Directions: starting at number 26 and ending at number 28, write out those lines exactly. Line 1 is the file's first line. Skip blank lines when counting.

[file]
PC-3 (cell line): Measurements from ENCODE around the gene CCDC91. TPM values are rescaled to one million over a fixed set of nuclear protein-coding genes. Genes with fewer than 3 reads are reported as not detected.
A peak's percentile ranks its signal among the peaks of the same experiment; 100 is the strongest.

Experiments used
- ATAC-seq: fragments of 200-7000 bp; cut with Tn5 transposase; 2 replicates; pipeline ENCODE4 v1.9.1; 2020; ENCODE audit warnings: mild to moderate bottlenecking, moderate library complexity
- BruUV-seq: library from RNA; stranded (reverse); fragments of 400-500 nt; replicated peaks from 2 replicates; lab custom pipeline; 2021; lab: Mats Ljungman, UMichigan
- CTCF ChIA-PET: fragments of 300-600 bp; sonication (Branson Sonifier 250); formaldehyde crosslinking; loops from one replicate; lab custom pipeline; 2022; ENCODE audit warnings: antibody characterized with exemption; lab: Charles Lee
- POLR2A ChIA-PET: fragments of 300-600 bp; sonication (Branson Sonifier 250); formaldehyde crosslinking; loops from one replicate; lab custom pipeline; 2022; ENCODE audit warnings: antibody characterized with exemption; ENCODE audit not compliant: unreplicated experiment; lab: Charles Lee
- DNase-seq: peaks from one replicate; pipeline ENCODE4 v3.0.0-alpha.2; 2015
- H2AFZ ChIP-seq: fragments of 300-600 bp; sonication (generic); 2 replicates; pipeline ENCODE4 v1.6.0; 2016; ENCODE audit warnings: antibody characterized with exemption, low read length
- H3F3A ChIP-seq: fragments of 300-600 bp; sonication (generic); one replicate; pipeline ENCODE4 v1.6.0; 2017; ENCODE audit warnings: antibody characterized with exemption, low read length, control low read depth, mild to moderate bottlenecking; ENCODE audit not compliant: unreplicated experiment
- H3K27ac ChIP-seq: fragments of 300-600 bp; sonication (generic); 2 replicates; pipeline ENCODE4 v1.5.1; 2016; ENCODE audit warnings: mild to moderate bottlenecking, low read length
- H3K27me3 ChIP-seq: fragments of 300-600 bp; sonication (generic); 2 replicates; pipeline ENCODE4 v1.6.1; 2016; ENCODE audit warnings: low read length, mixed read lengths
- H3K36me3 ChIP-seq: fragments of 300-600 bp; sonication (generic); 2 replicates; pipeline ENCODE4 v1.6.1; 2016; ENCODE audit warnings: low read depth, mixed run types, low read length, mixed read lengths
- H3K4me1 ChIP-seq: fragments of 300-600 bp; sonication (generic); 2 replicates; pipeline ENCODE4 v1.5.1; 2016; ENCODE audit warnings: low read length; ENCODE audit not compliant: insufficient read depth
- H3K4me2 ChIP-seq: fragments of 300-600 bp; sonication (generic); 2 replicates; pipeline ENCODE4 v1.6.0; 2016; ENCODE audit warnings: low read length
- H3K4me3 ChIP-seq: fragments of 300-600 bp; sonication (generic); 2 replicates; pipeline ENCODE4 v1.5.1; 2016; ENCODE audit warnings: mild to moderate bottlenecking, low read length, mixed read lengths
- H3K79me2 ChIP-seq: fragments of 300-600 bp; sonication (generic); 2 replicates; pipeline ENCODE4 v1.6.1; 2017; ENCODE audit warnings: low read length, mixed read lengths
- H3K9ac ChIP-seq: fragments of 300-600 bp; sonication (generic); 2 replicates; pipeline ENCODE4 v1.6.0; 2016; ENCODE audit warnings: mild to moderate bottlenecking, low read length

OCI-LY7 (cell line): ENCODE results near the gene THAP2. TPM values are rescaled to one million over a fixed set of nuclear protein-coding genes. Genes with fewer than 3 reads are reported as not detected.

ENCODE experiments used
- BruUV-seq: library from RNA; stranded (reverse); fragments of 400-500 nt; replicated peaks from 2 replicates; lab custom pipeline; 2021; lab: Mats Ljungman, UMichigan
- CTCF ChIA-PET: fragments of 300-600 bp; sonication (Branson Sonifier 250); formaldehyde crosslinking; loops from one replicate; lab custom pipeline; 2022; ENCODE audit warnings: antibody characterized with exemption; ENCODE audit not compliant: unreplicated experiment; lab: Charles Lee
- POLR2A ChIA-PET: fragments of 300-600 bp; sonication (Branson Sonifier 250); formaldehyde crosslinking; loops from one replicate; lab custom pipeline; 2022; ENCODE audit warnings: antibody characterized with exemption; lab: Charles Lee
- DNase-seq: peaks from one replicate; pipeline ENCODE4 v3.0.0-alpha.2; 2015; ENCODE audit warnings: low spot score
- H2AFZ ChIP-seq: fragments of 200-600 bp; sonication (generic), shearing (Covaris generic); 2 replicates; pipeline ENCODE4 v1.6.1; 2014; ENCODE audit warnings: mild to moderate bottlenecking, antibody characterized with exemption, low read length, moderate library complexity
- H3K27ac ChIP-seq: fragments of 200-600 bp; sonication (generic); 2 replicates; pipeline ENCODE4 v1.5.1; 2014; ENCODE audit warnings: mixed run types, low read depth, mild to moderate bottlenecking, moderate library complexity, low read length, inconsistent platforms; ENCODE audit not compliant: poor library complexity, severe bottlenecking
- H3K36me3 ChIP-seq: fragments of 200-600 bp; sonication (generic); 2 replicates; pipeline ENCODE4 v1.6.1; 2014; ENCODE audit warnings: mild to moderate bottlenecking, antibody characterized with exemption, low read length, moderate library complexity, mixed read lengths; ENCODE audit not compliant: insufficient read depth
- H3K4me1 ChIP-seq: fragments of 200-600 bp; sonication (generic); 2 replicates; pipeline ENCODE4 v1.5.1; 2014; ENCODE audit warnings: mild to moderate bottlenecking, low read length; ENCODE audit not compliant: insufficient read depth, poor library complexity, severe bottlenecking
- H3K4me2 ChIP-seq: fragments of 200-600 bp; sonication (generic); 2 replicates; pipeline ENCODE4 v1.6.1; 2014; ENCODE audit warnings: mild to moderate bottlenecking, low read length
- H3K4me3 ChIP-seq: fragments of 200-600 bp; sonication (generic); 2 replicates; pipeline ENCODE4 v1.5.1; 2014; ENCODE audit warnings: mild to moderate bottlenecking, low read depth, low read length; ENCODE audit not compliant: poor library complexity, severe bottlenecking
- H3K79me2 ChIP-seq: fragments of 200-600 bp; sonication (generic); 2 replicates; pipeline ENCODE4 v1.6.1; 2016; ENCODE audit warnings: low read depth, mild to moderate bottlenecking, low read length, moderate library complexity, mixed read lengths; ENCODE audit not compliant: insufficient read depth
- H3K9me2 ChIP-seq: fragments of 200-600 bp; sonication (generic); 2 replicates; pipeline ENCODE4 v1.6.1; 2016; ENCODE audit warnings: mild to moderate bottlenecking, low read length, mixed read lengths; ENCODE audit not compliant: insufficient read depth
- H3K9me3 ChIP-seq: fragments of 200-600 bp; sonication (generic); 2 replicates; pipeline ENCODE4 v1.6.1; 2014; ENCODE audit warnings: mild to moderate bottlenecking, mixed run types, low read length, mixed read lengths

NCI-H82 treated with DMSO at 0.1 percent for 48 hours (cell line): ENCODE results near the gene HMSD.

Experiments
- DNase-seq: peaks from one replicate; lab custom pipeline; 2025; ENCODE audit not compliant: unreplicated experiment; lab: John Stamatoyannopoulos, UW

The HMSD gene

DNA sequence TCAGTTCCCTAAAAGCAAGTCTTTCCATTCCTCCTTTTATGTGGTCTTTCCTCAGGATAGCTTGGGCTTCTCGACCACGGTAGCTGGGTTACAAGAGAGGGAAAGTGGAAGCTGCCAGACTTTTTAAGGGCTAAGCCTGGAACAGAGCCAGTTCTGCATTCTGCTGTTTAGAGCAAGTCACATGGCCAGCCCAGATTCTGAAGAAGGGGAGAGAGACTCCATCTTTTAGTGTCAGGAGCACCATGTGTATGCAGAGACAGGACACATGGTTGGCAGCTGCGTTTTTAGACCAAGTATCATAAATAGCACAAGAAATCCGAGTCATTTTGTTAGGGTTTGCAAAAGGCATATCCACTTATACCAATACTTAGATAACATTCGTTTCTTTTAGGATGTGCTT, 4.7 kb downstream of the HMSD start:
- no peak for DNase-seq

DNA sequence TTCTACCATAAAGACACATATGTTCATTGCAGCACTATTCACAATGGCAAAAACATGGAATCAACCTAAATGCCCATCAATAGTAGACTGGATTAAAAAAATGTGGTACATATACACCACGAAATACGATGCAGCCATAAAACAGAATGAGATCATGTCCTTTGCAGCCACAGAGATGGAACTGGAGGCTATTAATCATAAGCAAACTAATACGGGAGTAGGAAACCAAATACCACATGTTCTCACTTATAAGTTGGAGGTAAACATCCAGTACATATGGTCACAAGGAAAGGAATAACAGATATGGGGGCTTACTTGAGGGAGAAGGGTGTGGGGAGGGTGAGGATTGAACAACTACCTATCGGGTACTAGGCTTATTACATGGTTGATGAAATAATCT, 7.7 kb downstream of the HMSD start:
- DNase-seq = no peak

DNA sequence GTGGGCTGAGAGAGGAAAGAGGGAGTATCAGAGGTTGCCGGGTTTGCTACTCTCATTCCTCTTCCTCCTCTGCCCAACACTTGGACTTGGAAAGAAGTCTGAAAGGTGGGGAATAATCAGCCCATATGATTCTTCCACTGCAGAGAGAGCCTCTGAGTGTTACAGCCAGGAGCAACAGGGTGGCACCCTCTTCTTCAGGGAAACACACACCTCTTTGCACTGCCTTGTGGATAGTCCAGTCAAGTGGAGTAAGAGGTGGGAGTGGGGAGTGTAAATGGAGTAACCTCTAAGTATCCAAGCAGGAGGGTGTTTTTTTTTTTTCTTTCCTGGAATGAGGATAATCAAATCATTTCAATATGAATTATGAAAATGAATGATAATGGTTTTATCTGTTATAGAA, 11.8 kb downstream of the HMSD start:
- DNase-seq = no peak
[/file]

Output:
- H3K27ac ChIP-seq: fragments of 200-600 bp; sonication (generic); 2 replicates; pipeline ENCODE4 v1.5.1; 2014; ENCODE audit warnings: mixed run types, low read depth, mild to moderate bottlenecking, moderate library complexity, low read length, inconsistent platforms; ENCODE audit not compliant: poor library complexity, severe bottlenecking
- H3K36me3 ChIP-seq: fragments of 200-600 bp; sonication (generic); 2 replicates; pipeline ENCODE4 v1.6.1; 2014; ENCODE audit warnings: mild to moderate bottlenecking, antibody characterized with exemption, low read length, moderate library complexity, mixed read lengths; ENCODE audit not compliant: insufficient read depth
- H3K4me1 ChIP-seq: fragments of 200-600 bp; sonication (generic); 2 replicates; pipeline ENCODE4 v1.5.1; 2014; ENCODE audit warnings: mild to moderate bottlenecking, low read length; ENCODE audit not compliant: insufficient read depth, poor library complexity, severe bottlenecking